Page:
Cynicism isn’t hard to come by in the horror genre; any Italian cannibal or home invasion flick will satiate your desire for an outlook on man’s worst transgressions. Conversely, it’s even harder to find a film with such a buoyant feel that is at odds with the terror on display. Well, folks, may I present to you The Boogens (1981), an endearing charmer of a subterranean monster movie. By the time it’s over, you may want to give it a big old hug.
Released by Jensen Farley Pictures in September (with Paramount buying up the TV rights) on a budget of $600,000 US, The Boogens did nothing to impress critics. However, a certain Stephen King loved the hell out of it, and his praise would grace the advertising as it did with his accolades of The Evil Dead (1981). (A King blurb held a lot of truck in those days.) Alas, lightning didn’t strike twice and The Boogens swiftly made its exit from theaters only to find a home on the burgeoning cable scene. And if the film is known at all, it’s from this outlet—bumping up against the umpteenth airing of The Last American Virgin or Porky’s, building a small but loyal gathering of Boogenites in the early hours of taboo viewing (your folks didn’t know you were watching HBO, did they?). Hell, it didn’t even get dumped onto home video until the mid-’90s; Republic Pictures, VCI, and World Beyond all took a crack at making a buck off of it and still failed. If ever there was a horror release that didn’t deserve its obscurity, it’s The Boogens.
Instead of offering up a prologue to set the story in motion, we are shown newspaper clippings of a small silver mining town that experiences a cave-in, killing several miners. Fast forward 70 years, as college buddies Mark (Fred McCarren – Xanadu) and Roger (Jeff Harlan – Auto Focus) arrive at the town to help veteran miners Brian (John Crawford – The Towering Inferno) and Dan (Med Flory – The Hearse) reopen the long deserted silver tomb. After some well-placed charges, the boys head back to their cabin where they await the out-of-town arrival of Roger’s girlfriend Jessica (Anne-Marie Martin – Prom Night) and her friend Trish (Rebecca Balding – The Silent Scream). A creepy old-timer (Jon Lormer – Nathan Grantham himself, from Creepshow) tries to keep them from reopening the mine. Mayhem ensues as our titular creatures arise (one at a time, mind you; keep an eye on that budget) and wreak havoc on the townspeople. And… that’s all she wrote.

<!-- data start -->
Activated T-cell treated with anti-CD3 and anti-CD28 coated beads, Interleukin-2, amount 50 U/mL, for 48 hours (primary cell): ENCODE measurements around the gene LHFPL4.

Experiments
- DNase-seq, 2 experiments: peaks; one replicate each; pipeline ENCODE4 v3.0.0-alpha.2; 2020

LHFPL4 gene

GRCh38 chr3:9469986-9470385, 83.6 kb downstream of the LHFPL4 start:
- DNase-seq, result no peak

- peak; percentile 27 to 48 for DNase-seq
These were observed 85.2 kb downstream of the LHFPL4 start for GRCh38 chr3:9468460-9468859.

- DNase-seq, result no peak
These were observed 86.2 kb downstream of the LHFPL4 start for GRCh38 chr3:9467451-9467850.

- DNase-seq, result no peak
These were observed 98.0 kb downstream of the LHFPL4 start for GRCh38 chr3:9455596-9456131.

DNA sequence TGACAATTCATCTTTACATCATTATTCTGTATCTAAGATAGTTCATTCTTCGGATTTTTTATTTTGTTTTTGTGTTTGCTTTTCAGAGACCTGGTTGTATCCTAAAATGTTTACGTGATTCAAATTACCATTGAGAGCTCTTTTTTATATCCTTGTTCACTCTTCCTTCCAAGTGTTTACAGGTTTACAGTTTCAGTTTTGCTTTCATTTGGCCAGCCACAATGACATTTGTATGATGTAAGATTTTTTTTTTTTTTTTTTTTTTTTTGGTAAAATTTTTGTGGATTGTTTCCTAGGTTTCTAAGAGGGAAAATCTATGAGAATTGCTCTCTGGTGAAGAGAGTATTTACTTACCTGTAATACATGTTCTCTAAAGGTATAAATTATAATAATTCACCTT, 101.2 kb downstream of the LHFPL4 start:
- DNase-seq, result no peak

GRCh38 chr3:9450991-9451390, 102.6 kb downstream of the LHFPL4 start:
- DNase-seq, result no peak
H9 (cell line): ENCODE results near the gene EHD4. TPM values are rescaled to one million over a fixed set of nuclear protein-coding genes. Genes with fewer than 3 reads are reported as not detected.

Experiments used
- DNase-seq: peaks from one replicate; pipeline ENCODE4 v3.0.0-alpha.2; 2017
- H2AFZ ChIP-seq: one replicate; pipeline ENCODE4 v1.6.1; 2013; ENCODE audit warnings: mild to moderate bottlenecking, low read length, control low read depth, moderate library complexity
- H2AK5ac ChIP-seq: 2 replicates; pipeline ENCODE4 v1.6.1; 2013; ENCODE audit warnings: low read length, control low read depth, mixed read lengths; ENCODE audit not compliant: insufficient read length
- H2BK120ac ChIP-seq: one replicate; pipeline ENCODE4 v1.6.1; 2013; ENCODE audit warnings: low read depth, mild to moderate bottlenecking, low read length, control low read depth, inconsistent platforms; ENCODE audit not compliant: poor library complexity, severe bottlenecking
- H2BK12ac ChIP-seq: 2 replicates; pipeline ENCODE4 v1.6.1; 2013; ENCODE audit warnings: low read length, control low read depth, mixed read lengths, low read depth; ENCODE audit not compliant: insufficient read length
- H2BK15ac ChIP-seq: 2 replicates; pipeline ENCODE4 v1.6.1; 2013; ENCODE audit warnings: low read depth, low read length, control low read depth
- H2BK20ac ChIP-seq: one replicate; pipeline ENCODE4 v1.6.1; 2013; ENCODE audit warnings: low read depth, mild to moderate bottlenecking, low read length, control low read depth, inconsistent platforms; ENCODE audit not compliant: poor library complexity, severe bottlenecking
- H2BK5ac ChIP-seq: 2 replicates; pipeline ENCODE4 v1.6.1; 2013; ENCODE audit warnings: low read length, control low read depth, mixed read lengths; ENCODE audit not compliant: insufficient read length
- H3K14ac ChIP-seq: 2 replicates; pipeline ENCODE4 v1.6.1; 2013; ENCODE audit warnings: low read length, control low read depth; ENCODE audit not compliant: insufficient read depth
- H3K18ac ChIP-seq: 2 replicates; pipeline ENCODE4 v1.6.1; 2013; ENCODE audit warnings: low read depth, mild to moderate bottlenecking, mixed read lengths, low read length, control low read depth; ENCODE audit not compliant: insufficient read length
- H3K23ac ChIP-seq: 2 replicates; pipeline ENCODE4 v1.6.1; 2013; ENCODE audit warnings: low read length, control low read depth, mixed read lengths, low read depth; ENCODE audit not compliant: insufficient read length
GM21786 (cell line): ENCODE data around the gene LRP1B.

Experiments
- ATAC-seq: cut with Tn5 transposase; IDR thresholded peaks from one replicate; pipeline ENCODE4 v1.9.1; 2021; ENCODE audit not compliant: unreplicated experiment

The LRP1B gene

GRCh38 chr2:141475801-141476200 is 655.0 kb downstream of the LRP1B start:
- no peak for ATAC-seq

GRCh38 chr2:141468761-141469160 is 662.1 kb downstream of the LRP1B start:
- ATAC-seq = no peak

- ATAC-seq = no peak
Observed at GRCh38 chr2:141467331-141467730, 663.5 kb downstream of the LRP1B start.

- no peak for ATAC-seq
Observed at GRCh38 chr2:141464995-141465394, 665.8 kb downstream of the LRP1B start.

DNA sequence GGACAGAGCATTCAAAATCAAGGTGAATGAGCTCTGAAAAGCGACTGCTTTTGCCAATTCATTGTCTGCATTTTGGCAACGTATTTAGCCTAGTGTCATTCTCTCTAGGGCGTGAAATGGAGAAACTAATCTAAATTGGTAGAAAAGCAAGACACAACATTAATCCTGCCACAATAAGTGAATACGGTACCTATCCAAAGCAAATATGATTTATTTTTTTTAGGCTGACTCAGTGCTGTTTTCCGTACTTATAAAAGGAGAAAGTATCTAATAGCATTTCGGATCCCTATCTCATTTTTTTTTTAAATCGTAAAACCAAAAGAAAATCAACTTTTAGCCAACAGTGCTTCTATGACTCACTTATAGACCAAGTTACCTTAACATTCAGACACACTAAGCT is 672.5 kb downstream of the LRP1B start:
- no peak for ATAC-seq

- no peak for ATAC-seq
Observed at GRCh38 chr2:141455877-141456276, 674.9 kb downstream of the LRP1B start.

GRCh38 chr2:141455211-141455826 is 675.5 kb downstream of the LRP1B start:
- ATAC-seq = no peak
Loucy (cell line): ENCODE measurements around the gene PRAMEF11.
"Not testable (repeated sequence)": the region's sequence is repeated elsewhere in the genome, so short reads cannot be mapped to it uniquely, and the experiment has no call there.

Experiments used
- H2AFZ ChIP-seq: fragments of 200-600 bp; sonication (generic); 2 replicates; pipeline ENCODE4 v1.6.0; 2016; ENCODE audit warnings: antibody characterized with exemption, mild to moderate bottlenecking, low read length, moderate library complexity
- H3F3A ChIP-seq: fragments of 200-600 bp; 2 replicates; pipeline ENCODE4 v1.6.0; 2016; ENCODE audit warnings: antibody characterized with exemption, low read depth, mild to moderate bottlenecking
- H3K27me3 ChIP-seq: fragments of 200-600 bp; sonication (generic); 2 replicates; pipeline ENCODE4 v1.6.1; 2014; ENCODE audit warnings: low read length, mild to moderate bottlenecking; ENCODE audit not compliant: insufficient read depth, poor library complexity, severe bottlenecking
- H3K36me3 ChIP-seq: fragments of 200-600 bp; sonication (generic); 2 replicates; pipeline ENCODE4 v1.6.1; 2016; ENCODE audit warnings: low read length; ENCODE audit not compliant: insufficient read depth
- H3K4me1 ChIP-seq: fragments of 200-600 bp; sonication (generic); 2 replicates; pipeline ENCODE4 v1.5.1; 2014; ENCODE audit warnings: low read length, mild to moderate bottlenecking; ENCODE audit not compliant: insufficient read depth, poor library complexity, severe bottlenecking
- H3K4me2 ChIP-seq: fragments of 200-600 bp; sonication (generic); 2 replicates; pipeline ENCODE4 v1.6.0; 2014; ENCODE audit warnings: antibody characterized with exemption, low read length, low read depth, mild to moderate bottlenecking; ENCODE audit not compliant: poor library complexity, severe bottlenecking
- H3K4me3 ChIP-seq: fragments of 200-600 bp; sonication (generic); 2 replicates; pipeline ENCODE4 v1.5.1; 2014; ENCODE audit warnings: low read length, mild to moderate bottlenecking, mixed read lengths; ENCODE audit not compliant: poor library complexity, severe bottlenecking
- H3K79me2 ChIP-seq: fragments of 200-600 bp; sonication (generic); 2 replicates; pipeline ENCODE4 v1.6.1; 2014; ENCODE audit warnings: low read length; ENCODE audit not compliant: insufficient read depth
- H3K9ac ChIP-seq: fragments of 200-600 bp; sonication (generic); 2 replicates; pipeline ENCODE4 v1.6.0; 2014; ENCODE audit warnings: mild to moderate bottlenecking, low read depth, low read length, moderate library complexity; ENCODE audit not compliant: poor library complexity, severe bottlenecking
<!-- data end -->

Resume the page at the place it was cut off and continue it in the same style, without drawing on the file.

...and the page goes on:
Usually I use two paragraphs to describe the plot; laying out twists, turns, and revelations that occur in the second and third acts. But The Boogens comes at you with a Zen-like simplicity that’s compelling. No dirty town secrets or cover-ups; the critters killed the miners in 1912, and now they’re back, Jack. Of course, this leaves the filmmakers open to a metric ton of scrutiny and derision from the modern viewer—“that’s it?” they’ll say, scratching their collective chins. But if we take a step back, it’s no different than a log line for a Friday the 13th film—threat introduced, threat thwarted. What The Boogens thrives on is superior character development, especially for a monster mash like this.